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A great white heron spreads its wings and glides out across caramel-colored sawgrass. An anhinga catches a fish with its beak and shakes its head. In the Everglades, the birds rule the land and the sky.

In Everglades National Park, over 350 different species of birds have been sighted. There are many different ways to identify one group of birds from another.

Some of the birds you will see in the Everglades may include:

Wood stork - an endangered bird that makes its home in the murky mud of the Everglades. Standing 3 feet tall and weighing only 4 to 7 pounds, the wood stork preys on small fish by sweeping its bill slightly under the surface of the water.

Roseate spoonbill – A relative of the flamingo, this pink bird has a flat bill that it uses to scoop up muck from the bottom of the river.

White pelicans - Like many tourists in South Florida, these birds only come down for the winter. Their webbed feet and long net-like beak make the pelicans look a bit like Dopey of the Seven Dwarves. They are most visible near Florida Bay and on the Snake Bight Trail.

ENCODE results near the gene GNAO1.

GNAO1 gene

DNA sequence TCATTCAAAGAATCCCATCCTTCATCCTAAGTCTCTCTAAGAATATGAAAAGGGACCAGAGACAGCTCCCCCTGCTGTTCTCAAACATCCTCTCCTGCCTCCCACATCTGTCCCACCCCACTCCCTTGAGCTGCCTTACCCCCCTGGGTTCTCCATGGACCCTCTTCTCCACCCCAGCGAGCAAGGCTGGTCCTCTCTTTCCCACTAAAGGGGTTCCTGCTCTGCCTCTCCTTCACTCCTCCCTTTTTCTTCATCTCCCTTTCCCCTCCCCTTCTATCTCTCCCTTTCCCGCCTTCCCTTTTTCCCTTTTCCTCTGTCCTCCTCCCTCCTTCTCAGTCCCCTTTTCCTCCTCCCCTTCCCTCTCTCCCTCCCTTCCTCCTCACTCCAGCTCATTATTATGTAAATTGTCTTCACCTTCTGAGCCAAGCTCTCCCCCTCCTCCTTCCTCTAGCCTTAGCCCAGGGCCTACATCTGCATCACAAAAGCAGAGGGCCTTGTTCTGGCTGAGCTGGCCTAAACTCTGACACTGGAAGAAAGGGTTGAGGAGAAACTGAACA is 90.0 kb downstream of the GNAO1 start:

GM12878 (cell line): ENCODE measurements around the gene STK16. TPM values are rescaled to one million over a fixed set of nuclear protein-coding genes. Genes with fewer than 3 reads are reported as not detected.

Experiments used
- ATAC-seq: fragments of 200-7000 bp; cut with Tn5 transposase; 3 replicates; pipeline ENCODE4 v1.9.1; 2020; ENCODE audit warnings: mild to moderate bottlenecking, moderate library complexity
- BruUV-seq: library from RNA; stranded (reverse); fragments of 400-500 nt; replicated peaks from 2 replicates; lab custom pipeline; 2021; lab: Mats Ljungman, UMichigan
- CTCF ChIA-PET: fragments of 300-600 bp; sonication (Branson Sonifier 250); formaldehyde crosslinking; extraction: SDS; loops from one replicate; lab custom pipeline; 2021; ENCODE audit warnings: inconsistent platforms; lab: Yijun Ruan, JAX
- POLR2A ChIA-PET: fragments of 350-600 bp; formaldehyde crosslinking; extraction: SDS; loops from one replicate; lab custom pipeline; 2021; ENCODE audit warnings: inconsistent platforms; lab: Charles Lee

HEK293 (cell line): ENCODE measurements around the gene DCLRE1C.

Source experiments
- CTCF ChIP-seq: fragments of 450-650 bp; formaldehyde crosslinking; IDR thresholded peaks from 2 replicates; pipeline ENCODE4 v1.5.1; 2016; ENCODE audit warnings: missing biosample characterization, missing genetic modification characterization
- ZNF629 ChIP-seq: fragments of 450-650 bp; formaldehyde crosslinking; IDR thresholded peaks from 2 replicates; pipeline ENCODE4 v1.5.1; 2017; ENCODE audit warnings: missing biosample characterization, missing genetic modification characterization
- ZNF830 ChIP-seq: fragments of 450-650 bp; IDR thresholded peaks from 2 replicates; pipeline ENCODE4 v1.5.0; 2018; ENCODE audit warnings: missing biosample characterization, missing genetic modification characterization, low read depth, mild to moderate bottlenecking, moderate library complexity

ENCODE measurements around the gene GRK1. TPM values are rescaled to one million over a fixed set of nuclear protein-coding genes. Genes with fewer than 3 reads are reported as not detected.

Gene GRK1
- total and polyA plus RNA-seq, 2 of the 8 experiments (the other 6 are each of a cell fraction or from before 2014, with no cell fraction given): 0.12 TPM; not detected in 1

Turkey vulture - A black, ominous bird that feeds on the carcasses of dead animals, the turkey vulture is one of the scariest looking birds in the Everglades. At its adult size, the vulture has a wingspan of 6 feet.

Snail kite - Perhaps the most interesting, and one of the most threatened birds in the park, is the snail kite. This bird does not have a varied diet, feeding almost exclusively on the meat of the large aquatic apple snail. Skillfully plucking the snail from the water, this bird will use its specially adapted beak to pry the snail loose from its shell and eat it. The draining of prime snail habitats by humans kills off the kite's primary source of food, causing its population to drop.

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